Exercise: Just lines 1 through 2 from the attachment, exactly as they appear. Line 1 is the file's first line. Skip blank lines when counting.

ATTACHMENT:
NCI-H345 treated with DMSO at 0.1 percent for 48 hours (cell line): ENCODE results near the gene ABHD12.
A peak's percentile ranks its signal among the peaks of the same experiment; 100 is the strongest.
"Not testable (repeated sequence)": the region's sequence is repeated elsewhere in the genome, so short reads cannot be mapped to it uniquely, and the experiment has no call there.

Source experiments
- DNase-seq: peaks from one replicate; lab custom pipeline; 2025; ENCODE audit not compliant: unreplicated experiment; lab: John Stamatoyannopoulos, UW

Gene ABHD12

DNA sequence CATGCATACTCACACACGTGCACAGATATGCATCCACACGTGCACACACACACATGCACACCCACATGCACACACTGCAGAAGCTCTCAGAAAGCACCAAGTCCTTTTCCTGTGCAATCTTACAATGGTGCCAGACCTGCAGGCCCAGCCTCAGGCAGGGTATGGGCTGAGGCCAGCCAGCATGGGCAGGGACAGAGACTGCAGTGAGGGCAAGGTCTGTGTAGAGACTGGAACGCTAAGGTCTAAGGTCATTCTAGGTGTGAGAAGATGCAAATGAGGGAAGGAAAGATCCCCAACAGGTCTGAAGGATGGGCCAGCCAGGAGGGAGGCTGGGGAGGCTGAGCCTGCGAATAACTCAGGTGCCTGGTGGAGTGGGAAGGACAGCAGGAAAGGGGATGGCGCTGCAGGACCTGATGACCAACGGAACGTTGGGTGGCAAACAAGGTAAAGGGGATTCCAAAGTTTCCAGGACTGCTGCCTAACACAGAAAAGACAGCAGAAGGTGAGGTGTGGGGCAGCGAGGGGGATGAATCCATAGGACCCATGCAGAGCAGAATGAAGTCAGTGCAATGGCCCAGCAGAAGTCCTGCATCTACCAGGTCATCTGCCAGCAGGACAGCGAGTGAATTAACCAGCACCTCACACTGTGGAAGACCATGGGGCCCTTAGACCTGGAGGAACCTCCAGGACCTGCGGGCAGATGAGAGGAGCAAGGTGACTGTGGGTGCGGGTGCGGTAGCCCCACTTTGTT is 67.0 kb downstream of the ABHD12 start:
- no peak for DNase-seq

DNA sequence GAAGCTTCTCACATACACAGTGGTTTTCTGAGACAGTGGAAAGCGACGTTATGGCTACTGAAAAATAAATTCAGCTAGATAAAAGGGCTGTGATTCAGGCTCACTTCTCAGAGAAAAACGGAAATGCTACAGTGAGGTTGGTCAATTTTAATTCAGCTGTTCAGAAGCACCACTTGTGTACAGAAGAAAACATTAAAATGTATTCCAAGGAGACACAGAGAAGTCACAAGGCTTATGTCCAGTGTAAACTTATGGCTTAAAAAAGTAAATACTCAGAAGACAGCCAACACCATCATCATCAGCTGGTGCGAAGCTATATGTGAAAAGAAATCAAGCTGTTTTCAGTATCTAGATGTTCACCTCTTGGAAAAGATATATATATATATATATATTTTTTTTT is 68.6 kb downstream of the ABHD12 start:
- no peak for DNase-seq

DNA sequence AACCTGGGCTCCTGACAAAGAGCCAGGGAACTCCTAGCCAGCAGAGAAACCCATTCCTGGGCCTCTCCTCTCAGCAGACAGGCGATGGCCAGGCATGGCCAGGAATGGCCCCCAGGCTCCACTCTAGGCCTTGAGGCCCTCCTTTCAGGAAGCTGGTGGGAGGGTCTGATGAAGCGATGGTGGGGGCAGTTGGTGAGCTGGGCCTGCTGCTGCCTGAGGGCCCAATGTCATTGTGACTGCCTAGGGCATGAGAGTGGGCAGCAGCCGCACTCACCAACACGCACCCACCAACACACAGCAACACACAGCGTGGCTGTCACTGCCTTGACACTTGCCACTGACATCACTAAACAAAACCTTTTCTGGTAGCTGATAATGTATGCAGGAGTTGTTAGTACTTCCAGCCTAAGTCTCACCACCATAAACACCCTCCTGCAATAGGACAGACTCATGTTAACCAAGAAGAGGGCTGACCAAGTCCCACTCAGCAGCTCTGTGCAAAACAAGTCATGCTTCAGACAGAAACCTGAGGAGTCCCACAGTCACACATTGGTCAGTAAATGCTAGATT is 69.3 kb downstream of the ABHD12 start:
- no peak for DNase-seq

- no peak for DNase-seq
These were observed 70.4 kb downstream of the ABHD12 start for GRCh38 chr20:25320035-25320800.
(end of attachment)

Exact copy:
NCI-H345 treated with DMSO at 0.1 percent for 48 hours (cell line): ENCODE results near the gene ABHD12.
A peak's percentile ranks its signal among the peaks of the same experiment; 100 is the strongest.